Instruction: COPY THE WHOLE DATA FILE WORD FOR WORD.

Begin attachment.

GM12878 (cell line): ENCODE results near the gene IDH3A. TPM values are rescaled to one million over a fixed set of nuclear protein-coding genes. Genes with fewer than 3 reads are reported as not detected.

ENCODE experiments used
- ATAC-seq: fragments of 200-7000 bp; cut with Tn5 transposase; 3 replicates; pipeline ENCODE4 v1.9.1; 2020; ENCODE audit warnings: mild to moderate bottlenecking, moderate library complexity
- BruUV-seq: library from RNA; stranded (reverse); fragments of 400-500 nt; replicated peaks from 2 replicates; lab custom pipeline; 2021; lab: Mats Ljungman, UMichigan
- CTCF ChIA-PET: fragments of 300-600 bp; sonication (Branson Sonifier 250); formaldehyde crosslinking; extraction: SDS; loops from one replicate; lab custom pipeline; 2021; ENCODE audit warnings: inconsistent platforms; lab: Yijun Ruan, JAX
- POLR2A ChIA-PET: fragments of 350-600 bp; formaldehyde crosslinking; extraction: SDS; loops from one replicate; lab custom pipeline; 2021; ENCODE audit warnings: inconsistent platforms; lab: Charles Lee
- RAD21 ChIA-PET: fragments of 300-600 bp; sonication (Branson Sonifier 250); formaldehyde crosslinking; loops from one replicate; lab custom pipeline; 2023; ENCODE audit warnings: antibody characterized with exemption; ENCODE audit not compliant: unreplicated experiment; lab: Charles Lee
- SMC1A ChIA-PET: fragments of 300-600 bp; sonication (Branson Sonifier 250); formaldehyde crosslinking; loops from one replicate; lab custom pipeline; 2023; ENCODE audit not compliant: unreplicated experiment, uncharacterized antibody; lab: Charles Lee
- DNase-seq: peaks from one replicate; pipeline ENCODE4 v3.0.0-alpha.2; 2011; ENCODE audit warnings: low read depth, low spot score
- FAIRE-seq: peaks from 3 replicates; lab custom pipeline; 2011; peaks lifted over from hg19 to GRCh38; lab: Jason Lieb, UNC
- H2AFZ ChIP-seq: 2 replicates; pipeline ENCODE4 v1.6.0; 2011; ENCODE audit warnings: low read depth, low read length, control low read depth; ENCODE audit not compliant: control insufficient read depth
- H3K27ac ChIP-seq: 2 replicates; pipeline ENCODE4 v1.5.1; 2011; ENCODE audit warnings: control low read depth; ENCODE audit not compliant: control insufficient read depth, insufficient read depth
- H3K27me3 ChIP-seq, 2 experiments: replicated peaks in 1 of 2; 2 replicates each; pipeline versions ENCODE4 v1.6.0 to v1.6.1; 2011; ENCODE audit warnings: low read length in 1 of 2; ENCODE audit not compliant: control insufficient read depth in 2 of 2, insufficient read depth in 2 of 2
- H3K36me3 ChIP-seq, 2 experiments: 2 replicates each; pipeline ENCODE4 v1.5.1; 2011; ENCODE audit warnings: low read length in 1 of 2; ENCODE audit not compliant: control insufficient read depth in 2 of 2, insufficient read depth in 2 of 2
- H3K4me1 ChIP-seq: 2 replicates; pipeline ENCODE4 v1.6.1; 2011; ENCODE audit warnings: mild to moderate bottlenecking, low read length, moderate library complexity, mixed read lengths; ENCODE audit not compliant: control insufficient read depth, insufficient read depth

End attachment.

GM12878 (cell line): ENCODE results near the gene IDH3A. TPM values are rescaled to one million over a fixed set of nuclear protein-coding genes. Genes with fewer than 3 reads are reported as not detected.

ENCODE experiments used
- ATAC-seq: fragments of 200-7000 bp; cut with Tn5 transposase; 3 replicates; pipeline ENCODE4 v1.9.1; 2020; ENCODE audit warnings: mild to moderate bottlenecking, moderate library complexity
- BruUV-seq: library from RNA; stranded (reverse); fragments of 400-500 nt; replicated peaks from 2 replicates; lab custom pipeline; 2021; lab: Mats Ljungman, UMichigan
- CTCF ChIA-PET: fragments of 300-600 bp; sonication (Branson Sonifier 250); formaldehyde crosslinking; extraction: SDS; loops from one replicate; lab custom pipeline; 2021; ENCODE audit warnings: inconsistent platforms; lab: Yijun Ruan, JAX
- POLR2A ChIA-PET: fragments of 350-600 bp; formaldehyde crosslinking; extraction: SDS; loops from one replicate; lab custom pipeline; 2021; ENCODE audit warnings: inconsistent platforms; lab: Charles Lee
- RAD21 ChIA-PET: fragments of 300-600 bp; sonication (Branson Sonifier 250); formaldehyde crosslinking; loops from one replicate; lab custom pipeline; 2023; ENCODE audit warnings: antibody characterized with exemption; ENCODE audit not compliant: unreplicated experiment; lab: Charles Lee
- SMC1A ChIA-PET: fragments of 300-600 bp; sonication (Branson Sonifier 250); formaldehyde crosslinking; loops from one replicate; lab custom pipeline; 2023; ENCODE audit not compliant: unreplicated experiment, uncharacterized antibody; lab: Charles Lee
- DNase-seq: peaks from one replicate; pipeline ENCODE4 v3.0.0-alpha.2; 2011; ENCODE audit warnings: low read depth, low spot score
- FAIRE-seq: peaks from 3 replicates; lab custom pipeline; 2011; peaks lifted over from hg19 to GRCh38; lab: Jason Lieb, UNC
- H2AFZ ChIP-seq: 2 replicates; pipeline ENCODE4 v1.6.0; 2011; ENCODE audit warnings: low read depth, low read length, control low read depth; ENCODE audit not compliant: control insufficient read depth
- H3K27ac ChIP-seq: 2 replicates; pipeline ENCODE4 v1.5.1; 2011; ENCODE audit warnings: control low read depth; ENCODE audit not compliant: control insufficient read depth, insufficient read depth
- H3K27me3 ChIP-seq, 2 experiments: replicated peaks in 1 of 2; 2 replicates each; pipeline versions ENCODE4 v1.6.0 to v1.6.1; 2011; ENCODE audit warnings: low read length in 1 of 2; ENCODE audit not compliant: control insufficient read depth in 2 of 2, insufficient read depth in 2 of 2
- H3K36me3 ChIP-seq, 2 experiments: 2 replicates each; pipeline ENCODE4 v1.5.1; 2011; ENCODE audit warnings: low read length in 1 of 2; ENCODE audit not compliant: control insufficient read depth in 2 of 2, insufficient read depth in 2 of 2
- H3K4me1 ChIP-seq: 2 replicates; pipeline ENCODE4 v1.6.1; 2011; ENCODE audit warnings: mild to moderate bottlenecking, low read length, moderate library complexity, mixed read lengths; ENCODE audit not compliant: control insufficient read depth, insufficient read depth